LEHI — Whether they were ninth-graders or members of the senior class, all students at Skyridge High School on Monday morning shared the common experience of finding their way around a brand new school, which opened with 2,350 students and counting.
"When I first walked in, there were people everywhere," freshman Matthew Hinckley said.
But by the end his first day of high school, Hinckley said he liked the size of school and his "super nice" teachers, who are all new to the school, too.
"It's getting adjusted to the mindset. We've got to kick it in high gear because I've got to get A's," he said.
Skyridge High School, home of the Falcons, is one of the latest additions to the booming Alpine School District, which is expected to grow to 76,900 students by the end of the school year, said district spokesman David Stephenson.
By 2020, the school district is on track to serve 80,000 students, compared with 68,275 in 2010.
To help keep pace with growth and address safety issues, the Alpine Board of Education placed a $387 million bond issue on the general election ballot this fall. Bond proceeds would be use to construct nine new schools, including a new high school, two middle schools, six elementary schools and rebuilding Lehi High School and three elementary schools.
Because of the significant growth of the residential and commercial tax base in the area, the bond would require no tax increase, Stephenson said.
A recent analysis by the University of Utah's Kem C. Gardner Policy Institute showed that 1 in every 6 new residential units statewide is in Lehi, Herriman or South Jordan.
Between 2009 and 2015, taxable sales in Lehi and Draper were three times the state average for the same period.
Moreover, Lehi ranks second to Salt Lake City in office construction, according to the analysis.
With the planned development of "Silicon Slopes," the 25-mile corridor from Midvale to Pleasant Grove spurred by the Utah Legislature's decision to relocate the Utah State Prison, the area is primed for even more growth.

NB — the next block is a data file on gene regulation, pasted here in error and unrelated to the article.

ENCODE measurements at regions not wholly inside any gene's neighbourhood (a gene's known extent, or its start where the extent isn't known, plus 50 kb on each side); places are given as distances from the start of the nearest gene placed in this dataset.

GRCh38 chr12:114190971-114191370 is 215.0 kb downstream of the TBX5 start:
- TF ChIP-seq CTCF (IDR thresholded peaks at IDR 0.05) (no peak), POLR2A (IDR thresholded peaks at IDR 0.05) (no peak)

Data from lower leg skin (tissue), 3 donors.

As buildable land dwindles, with slightly less than 90,000 acres remaining in Salt Lake, Davis and Weber counties combined, there remains 237,489 acres in Utah County itself.
State budget director and chief economist Phil Dean said growth in northern Utah County and southern Salt Lake County is "phenomenal" in terms of commercial and housing sectors.
"We're experiencing very rapid, very strong economic growth in that area. A lot of it is related to it being between two major universities. I think that's one of the strong factors, especially what tech companies find attractive about that area," Dean said.
Rapid growth brings opportunity and challenges for state and local governments, such as "being able to ramp up and provide public services … but also being able to provide the public infrastructure that's needed for all the development taking place," Dean said.
Skyridge High School Principal Joel Perkins, who has guided the school from blueprints to its opening Monday morning, said the first day of school in a new environment was just as exciting for veteran teachers as new freshmen.
"You can feel it in the air. It's a little bit of electricity. That's exciting," Perkins said. "Everybody is coming in and wanting to make a fresh start and wanting to participate. They recognize that they are really the inaugural classes. There's that thought process, 'It's not just my freshman year or my senior year. This is a year we're leaving a legacy.'"
John Brown, who teaches theater, said he's been in the school since July conducting rehearsals for the upcoming play featuring freshmen and sophomores.
Students and staff seemed genuinely excited to start the new year in a new home, he said.
"I think the kids are just excited to be part of something new. I think there's a real desire not only to be part of something different and new, but a desire to be a part of something excellent," said Brown, who is starting his first full year of teaching after working as lawyer.
In Mindy Hinckley's honors biology class, classwork began in earnest Monday, including a homework assignment.
Moving into a new school has meant more logistics to negotiate, but the faculty and administration pulled together to make sure the first day was smooth for students, Hinckley said.
"It is super exciting. There have been a lot of extra things we had to get done along the way, but I wouldn't have traded this experience for anything," she said.